Eureka flash fire claims two lives
One person remains hospitalized and two are deceased following the Thursday evening flash fire at Triad Hunter’s Eureka Hunter Pipeline on Twin Hickory Road just outside of Wick in Tyler County. The fire was reported at about 7 p.m. and safely extinguished between 11 and 11:30 p.m.
Bruce Phipps, 56, of Marietta, Ohio, passed away the following evening, April 12, due to injuries suffered. Raymond Miller, 43, of Jeanette, Pa., passed away the evening of April 15 due to injuries suffered.
The injured workers were flown to the West Pennsylvania Burn Center in Pittsburgh to be treated for severe burns. Two of them were flown from the scene, while one was transported to Sistersville General Hospital before being airlifted. A fourth person was reportedly taken to the hospital by ambulance, checked for injuries, and then released.
The fire was initially thought to be an explosion at a gas well compression station, but it was later revealed to be a flash fire at a cleaning station.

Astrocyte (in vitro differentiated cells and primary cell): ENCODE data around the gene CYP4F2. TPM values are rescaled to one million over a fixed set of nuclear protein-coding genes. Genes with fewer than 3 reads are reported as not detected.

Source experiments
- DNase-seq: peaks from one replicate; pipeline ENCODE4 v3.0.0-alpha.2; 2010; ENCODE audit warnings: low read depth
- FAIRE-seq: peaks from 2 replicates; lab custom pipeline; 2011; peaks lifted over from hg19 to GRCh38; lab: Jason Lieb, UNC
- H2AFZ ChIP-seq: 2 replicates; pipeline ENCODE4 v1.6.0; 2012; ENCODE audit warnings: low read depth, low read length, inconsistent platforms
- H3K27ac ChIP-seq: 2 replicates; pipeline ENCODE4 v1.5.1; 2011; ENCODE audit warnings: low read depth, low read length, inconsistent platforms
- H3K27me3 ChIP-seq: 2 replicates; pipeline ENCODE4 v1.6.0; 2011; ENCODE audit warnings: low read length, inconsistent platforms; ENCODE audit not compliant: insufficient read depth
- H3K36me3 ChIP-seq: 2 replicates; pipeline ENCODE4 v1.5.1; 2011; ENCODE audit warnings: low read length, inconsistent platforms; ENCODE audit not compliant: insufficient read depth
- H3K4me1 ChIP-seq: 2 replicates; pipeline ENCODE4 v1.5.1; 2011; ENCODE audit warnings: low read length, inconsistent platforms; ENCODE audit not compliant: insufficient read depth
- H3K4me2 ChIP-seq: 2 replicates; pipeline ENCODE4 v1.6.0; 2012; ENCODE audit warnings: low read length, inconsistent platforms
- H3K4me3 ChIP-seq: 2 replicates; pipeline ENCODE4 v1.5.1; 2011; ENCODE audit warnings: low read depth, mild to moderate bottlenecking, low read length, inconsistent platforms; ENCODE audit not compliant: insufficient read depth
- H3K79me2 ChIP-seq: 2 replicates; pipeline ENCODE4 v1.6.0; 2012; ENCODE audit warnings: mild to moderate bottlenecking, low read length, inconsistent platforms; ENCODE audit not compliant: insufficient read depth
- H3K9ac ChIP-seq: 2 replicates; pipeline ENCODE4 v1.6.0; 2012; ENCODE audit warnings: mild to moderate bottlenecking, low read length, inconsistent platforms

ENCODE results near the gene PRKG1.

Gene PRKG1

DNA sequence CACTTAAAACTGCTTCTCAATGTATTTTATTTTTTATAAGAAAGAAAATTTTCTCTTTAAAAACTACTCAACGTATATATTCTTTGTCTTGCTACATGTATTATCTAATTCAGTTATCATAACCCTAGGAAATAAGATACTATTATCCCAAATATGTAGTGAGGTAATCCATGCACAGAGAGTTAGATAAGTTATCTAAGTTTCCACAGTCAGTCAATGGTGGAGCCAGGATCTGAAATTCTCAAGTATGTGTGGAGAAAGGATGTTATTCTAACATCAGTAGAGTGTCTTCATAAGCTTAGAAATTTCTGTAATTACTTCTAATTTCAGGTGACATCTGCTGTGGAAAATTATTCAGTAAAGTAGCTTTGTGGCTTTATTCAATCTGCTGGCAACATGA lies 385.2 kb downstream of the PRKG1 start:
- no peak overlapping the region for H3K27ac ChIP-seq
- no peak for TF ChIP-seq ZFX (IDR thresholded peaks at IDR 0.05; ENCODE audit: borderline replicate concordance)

Tyler County Sheriff Bob Kendle said two tanks and an excavator had caught fire. He stated they are still investigating the cause.
“From my understanding, the Occupational Safety and Health Administration believes it was totally accidental,” said Sheriff Kendle.
Something was believed to have gone wrong during a routine cleaning of the pipeline by utilizing “pigs”. “Pigs” are devices run through the pipelines for varying maintenance needs. The pigs in use at the time of the incident were meant to remove moisture from the line.
Fire departments from Middlebourne, Sistersville, Shirley, Alma, Pleasants County, and St. Marys arrived at the scene, as well as Tyler County Sheriff Deputies and other first responders. Emergency Management volunteers also assisted.
“We took water and ice and went into standby at the staging area in case additional resources were needed,” said Emergency Management Director Tom Cooper. “We stayed out there until they were coming out.
Cooper mentioned that Triad Hunter was very proactive when they began operations in Tyler County over a year ago.
“They brought in trainers from Wild Well Control in Texas to teach our responders how to react to these events,” he said.